September 2012, European Historical Romance (1854 England)
Forever, $5.99, 400 pages, Amazon ASIN 145550954X Part of a series
Note: This author has also written under the names Natasha Rostova and Nina Roy.
"Gee, that math is so romantic!" Um...yeah. I'm pretty sure I've never heard those words uttered. I like trying new-to-me authors, and I'm almost always up for reading historicals, so I decided to try out A Study in Seduction even if I feared the mathematician angle wouldn't exactly sweep me off my feet. Oh, how wonderfully wrong I was.
Lydia Kellaway is a mathematical genius, but perhaps not the most skilled in maneuvering through society. Keeping this in mind, one can understand why she might barge in at the home of Alexander Hall, Viscount Northwood, a man to whom she has not been introduced. All she really knows about Alexander is that he purchased her mother's locket from a pawnshop and she is determined to have the heirloom piece back. After what is best described as an uncomfortably odd encounter, Alexander finds himself intrigued by the unusual Lydia and her puzzles.
Lydia's quest for the locket and her puzzles, couched as challenges to Alexander, start a friendship between the two that sizzles with chemistry from the beginning. The story that follows is a remarkably complex one, following Lydia and Alexander's budding relationship, Lydia's interactions with her grandmother and younger sister Jane, and Alexander's own complicated family. Lydia lives in rather reduced financial circumstances with her grandmother and sister, while Alexander comes from a much wealthier family. However, each has known real pain in their pasts. In addition to a secret which Lydia hints at throughout the story, we learn early on that her mother suffered from some form of mental illness and spent her last days in an institution. Her family's finances went downhill after this, and Lydia has had to lead a very quiet life at home with her family and her equations for company. For Alexander, life has been a struggle to regain respectability after his mother's affair and choice to run off to Russia with her lover ruined the family's social standing and caused Alexander's fiancee to break off their engagement. He has worked to build a successful business, he is trying to put together a successful international exhibition, and he longs to see his sister marry well. His own marital prospects have not factored into his thinking very much, but he starts to realize that if he did marry, Lydia would be an attractive prospect.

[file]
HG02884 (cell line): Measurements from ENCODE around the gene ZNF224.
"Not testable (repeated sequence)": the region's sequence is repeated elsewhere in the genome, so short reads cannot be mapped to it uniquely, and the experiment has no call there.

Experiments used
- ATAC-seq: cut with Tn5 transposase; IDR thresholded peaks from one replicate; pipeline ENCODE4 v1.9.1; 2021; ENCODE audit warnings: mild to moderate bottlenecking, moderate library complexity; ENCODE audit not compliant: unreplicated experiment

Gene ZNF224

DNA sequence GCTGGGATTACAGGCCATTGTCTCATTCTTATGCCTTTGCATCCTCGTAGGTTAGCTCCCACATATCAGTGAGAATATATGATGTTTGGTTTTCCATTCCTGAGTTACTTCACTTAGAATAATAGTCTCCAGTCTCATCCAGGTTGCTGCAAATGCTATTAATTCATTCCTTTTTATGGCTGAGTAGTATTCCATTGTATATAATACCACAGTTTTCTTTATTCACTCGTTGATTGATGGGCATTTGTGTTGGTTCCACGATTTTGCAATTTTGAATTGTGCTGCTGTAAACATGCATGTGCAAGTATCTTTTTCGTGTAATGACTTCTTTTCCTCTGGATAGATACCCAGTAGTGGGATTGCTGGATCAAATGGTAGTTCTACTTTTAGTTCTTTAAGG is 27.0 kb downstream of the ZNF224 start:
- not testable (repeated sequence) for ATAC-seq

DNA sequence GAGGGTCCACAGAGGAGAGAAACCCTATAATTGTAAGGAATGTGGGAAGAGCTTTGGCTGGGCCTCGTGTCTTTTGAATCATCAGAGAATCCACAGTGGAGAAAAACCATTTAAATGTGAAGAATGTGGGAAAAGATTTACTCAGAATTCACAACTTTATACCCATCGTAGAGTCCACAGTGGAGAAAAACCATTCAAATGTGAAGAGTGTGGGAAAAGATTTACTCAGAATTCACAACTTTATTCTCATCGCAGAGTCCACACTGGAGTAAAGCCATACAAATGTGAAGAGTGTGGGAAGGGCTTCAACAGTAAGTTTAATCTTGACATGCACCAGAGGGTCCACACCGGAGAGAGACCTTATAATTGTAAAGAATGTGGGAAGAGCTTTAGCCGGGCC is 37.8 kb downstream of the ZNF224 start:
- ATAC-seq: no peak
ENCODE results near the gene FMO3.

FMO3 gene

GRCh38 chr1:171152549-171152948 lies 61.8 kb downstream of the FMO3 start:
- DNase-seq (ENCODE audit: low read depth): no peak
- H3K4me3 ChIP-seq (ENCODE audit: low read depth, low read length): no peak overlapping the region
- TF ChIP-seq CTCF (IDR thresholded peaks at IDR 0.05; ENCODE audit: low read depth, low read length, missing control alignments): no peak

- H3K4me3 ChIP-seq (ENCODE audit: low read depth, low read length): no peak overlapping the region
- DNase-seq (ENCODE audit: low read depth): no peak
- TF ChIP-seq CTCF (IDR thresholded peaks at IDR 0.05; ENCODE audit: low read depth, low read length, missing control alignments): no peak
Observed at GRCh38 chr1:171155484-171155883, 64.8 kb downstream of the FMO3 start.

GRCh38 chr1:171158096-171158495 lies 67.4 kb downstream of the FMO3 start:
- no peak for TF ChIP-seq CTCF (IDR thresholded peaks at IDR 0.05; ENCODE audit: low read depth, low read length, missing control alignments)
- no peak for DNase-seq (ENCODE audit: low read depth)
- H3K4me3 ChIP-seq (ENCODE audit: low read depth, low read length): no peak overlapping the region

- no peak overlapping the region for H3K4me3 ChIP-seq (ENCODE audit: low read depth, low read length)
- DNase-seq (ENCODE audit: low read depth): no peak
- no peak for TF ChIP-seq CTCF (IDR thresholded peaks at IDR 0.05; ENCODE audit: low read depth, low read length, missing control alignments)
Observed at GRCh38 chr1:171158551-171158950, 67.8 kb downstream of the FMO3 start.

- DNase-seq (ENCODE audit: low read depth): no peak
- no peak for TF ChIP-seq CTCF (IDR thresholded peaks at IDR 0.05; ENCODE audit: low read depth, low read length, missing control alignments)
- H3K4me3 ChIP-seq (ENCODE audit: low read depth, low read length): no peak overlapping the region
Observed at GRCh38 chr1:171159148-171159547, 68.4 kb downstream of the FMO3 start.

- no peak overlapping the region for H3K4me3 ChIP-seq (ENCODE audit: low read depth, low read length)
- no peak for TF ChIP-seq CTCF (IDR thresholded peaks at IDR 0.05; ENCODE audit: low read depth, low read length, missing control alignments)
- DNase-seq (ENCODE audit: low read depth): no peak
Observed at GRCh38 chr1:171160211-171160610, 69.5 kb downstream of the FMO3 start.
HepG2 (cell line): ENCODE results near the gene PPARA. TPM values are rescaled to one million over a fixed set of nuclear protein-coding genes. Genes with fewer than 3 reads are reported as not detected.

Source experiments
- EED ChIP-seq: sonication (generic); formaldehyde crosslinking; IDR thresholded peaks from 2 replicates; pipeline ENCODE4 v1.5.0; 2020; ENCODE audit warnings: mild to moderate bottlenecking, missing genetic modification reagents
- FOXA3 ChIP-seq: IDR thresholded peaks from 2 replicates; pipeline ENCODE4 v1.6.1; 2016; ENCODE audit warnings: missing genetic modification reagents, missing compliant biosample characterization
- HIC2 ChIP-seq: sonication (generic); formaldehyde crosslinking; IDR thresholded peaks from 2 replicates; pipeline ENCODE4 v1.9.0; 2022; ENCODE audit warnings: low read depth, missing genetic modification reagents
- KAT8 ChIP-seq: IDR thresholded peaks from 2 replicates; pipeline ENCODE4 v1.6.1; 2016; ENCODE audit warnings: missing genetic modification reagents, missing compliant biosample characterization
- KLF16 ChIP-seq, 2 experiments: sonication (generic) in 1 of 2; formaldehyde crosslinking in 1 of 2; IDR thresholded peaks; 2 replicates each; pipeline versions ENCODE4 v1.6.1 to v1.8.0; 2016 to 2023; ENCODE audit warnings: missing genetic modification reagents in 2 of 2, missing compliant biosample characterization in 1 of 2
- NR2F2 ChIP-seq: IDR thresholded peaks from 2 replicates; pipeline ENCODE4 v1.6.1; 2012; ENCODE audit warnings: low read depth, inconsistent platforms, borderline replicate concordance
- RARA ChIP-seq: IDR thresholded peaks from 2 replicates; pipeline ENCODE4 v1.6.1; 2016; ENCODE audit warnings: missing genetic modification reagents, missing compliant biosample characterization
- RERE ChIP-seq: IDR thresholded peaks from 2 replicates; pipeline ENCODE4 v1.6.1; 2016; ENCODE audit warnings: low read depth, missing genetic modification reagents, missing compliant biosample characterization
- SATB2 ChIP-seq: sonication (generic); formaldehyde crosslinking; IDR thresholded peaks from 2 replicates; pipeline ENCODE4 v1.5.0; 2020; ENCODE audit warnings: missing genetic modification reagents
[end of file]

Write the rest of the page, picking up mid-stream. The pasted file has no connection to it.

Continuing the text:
The richness of the story really made this book for me. The author created a real and multidimensional world for her characters, and I loved just letting myself sink into it and see the story unfold. The setting is filled with historical detail, and the author does her best to transport readers to an anxious England on the brink of the Crimean War. In addition, both Lydia and Alexander are mature, intelligent characters. We see Alexander's love of his family and his wish for respectability and perhaps even a second chance at marriage and happiness. Lydia's character reflects the importance of the life of the mind, and I appreciated how the author portrayed her. Lydia doesn't proclaim that she intends to rebel against society and we don't have to be told by the author that Lydia is something of an eccentric. We see it quite clearly as Lydia marches through life to the beat of her own drummer.
While A Study in Seduction is definitely a strong novel, it has its weaker moments. For starters, Lydia Kellaway seemed to find unusually easy acceptance as a female mathematician in mid-19th century England. Instead of resistance, we see professors all but begging her to lecture publicly in academia with almost no hint of controversy. That attitude felt just a tad too modern. In addition, I suspect most readers will have absolutely no difficulty guessing at the various secrets in the story, and the suspense element just felt a bit superfluous.
Still, even with these issues, I found myself looking forward to reading this book after work and I genuinely liked the main characters and their families. The romance in this book had plenty of sexy moments, but also some wonderful, emotional scenes, and that mixture made this a romance that felt truly romantic. The next in the series will feature Alexander's piano instructor brother, and I'm looking forward to revisiting this world.
-- Lynn Spencer
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